2. Health professionals info: cancer management guidelines: gastrointestinal: colon [Internet]. BC Cancer Agency; [updated 2008 May 6; cited 2010 Jul 16]. Available from: http://www.bccancer.bc.ca/HPI/CancerManagementGuidelines/Gastrointestinal/05.Colon/default.htm
  3. DeVita VT, Lawrence TS, Rosenberg SA. Cancer: Principles & Practice of Oncology. 8th ed. Vol 1. Philadelphia: Lippincott Williams & Wilkins; 2008.
  4. Lester SG. Radiation therapy in colorectal carcinoma. J Natl Med Assoc. 1988 October; 80(10): 1090–1093.
  5. Health professionals info: cancer management guidelines: gastrointestinal: colon: management: curative treatment [Internet]. BC Cancer Agency; [updated 2008 May 6; cited 2010 Jul 16]. Available from: http://www.bccancer.bc.ca/HPI/CancerManagementGuidelines/Gastrointestinal/05.Colon/Management/Curative.htm
  6. Blackbourne LH. Surgical recall. 5th ed. Baltimore: Lippincott Williams and Wilkins; 2009.
  7. Silva AC, Vens EA, Hara AK, Fletcher JG, Fidler JL, Johnson CD. Evaluation of Benign and Malignant Rectal Lesions with CT Colonography and Endoscopic Correlation. RadioGraphics 2006;26: 1085-1099.

Treatment: Colon Cancer

  1. Health professionals info: cancer management guidelines: gastrointestinal: colon: management: curative treatment [Internet]. BC Cancer Agency; [updated 2008 May 6; cited 2010 Jul 16]. Available from: http://www.bccancer.bc.ca/HPI/CancerManagementGuidelines/Gastrointestinal/05.Colon/Management/Curative.htm
  2. Health professionals info: cancer management guidelines: gastrointestinal: colon: management: isolated liver or lung metastases [Internet]. BC Cancer Agency; [updated 2008 May 6; cited 2010 Jul 16]. Available from: http://www.bccancer.bc.ca/HPI/CancerManagementGuidelines/Gastrointestinal/05.Colon/Management/IsolatedLiverorLungMets.htm
  3. Health professionals info: cancer management guidelines: gastrointestinal: colon: management: palliative treatment [Internet]. BC Cancer Agency; [updated 2008 May 6; cited 2010 Jul 16]. Available from: http://www.bccancer.bc.ca/HPI/CancerManagementGuidelines/Gastrointestinal/05.Colon/Management/Palliative.htm
  4. Health professionals info: cancer management guidelines: gastrointestinal: colon: management [Internet]. BC Cancer Agency; [updated 2005 Sep 2005; cited 2010 Jul 19]. Available from: http://www.bccancer.bc.ca/HPI/CancerManagementGuidelines/Gastrointestinal/05.Colon/Management/default.htm

Treatment: Rectal Cancer

  1. Willett CG, Ryan DP. UpToDate: Neoadjuvant chemoradiotherapy for rectal cancer. 2010. Available at: http://www.uptodate.com Accessed July 2010.
  2. Health professionals info: cancer management guidelines: gastrointestinal: rectum: management: curative treatment [Internet]. BC Cancer Agency; [cited 2010 Jul 20]. Available from: http://www.bccancer.bc.ca/HPI/CancerManagementGuidelines/Gastrointestinal/06.Rectum/Management/Curative.htm
  3. Meeks GR, Trenhaile T. UpToDate: Neuropathies associated with pelvic surgery. 2009. Available at: http://www.uptodate.com Accessed July 2010.
  4. Health professionals info: cancer management guidelines: gastrointestinal: rectum: management [Internet]. BC Cancer Agency; [cited 2010 Jul 20]. Available from: http://www.bccancer.bc.ca/HPI/CancerManagementGuidelines/Gastrointestinal/06.Rectum/Management/default.htm
  5. Swedish Rectal Cancer Trial. Improved survival with preoperative radiotherapy in resectable rectal cancer. N Engl J Med 1997 Apr; 336(14):980-7.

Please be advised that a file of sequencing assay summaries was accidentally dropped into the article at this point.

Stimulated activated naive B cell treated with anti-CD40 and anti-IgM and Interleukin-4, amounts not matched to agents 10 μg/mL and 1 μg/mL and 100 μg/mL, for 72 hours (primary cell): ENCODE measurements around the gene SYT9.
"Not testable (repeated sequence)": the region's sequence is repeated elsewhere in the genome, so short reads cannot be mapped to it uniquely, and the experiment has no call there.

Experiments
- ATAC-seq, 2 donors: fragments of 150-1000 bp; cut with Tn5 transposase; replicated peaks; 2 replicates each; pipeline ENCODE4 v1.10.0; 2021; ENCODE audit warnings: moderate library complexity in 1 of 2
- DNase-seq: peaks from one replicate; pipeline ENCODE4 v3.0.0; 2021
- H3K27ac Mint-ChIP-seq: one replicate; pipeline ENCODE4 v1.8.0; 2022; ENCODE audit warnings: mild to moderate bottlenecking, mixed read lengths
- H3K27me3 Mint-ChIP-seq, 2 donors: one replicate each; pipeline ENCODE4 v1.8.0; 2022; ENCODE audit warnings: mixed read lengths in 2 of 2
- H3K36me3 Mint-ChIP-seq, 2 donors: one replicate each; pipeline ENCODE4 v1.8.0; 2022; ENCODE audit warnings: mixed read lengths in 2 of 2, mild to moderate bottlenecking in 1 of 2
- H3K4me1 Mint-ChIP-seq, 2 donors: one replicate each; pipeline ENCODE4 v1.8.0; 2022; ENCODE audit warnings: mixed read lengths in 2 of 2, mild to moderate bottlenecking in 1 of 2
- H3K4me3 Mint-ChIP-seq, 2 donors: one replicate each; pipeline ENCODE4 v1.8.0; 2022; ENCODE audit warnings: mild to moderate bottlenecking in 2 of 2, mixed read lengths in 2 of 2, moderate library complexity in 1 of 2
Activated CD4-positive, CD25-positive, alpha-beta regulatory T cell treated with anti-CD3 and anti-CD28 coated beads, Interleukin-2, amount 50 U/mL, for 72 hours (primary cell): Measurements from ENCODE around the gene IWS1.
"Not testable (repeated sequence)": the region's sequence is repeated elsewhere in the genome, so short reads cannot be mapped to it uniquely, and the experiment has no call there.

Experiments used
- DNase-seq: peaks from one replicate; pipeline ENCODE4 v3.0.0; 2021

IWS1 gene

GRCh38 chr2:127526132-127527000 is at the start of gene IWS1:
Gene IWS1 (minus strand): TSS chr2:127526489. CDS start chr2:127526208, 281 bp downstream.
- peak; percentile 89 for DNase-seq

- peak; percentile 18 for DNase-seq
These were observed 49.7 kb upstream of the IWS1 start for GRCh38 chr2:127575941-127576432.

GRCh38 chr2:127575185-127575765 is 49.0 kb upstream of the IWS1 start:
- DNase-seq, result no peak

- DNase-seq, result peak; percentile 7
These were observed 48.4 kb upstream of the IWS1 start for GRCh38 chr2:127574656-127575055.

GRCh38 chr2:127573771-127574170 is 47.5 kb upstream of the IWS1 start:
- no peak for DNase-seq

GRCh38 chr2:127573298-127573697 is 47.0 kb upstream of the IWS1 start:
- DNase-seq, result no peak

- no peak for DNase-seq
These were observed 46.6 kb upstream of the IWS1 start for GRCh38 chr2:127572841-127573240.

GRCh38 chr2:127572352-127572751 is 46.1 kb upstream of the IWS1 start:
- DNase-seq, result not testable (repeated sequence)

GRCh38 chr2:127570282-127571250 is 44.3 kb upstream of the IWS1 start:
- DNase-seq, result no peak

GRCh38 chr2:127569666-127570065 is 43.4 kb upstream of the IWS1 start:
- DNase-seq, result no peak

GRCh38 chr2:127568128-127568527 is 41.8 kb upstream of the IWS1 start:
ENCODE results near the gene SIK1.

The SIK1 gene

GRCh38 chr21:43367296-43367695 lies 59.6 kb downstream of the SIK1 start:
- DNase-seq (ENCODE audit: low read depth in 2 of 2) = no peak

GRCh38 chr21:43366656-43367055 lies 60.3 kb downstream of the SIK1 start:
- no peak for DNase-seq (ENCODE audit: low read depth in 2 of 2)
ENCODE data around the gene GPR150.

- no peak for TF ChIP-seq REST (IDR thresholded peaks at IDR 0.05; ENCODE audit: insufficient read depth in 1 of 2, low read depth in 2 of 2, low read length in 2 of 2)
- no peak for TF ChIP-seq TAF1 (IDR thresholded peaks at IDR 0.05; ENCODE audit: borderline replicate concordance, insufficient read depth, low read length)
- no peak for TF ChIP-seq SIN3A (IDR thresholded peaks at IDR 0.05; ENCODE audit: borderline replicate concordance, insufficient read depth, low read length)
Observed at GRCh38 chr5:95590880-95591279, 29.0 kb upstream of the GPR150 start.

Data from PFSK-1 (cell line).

6. Willett CG, Rodriguez-Bigas MA, Ryan DP. UpToDate: Treatment of locally advanced unresectable or recurrent rectal cancer. 2009. Available at: http://www.uptodate.com Accessed July 2010.
  7. Health professionals info: cancer management guidelines: gastrointestinal: rectum: management: adjuvant treatment [Internet]. BC Cancer Agency; [cited 2010 Jul 20]. Available from: http://www.bccancer.bc.ca/HPI/CancerManagementGuidelines/Gastrointestinal/06.Rectum/Management/Adjuvant.htm
  8. Krook JE; Moertel CG; Gunderson LL; Wieand HS; Collins RT; Beart RW; et al. Effective surgical adjuvant therapy for high-risk rectal carcinoma. N Engl J Med 1991 Mar 14;324(11):709-15.
  9. Health professionals info: cancer management guidelines: gastrointestinal: rectum: management: palliative treatment [Internet]. BC Cancer Agency; [cited 2010 Jul 20]. Available from: http://www.bccancer.bc.ca/HPI/CancerManagementGuidelines/Gastrointestinal/06.Rectum/Management/Palliative.htm

Follow-up

  1. Edge SB, Byrd DR, Compton CC, Fritz AG, Greene FL, Trotti A, editors. AJCC cancer staging manual. 7th ed. New York: Springer-Verlag; 2010.
  2. Health professionals info: cancer management guidelines: gastrointestinal: colon [Internet]. BC Cancer Agency; [updated 2008 May 6; cited 2010 Jul 16]. Available from: http://www.bccancer.bc.ca/HPI/CancerManagementGuidelines/Gastrointestinal/05.Colon/default.htm
  3. DeVita VT, Lawrence TS, Rosenberg SA. Cancer: Principles & Practice of Oncology. 8th ed. Vol 1. Philadelphia: Lippincott Williams & Wilkins; 2008.
  4. Lester SG. Radiation therapy in colorectal carcinoma. J Natl Med Assoc. 1988 October; 80(10): 1090–1093.
  5. Health professionals info: cancer management guidelines: gastrointestinal: colon: management: curative treatment [Internet]. BC Cancer Agency; [updated 2008 May 6; cited 2010 Jul 16]. Available from: http://www.bccancer.bc.ca/HPI/CancerManagementGuidelines/Gastrointestinal/05.Colon/Management/Curative.htm
  6. Blackbourne LH. Surgical recall. 5th ed. Baltimore: Lippincott Williams and Wilkins; 2009.
  7. Silva AC, Vens EA, Hara AK, Fletcher JG, Fidler JL, Johnson CD. Evaluation of Benign and Malignant Rectal Lesions with CT Colonography and Endoscopic Correlation. RadioGraphics 2006;26: 1085-1099.

Whiteboard Videos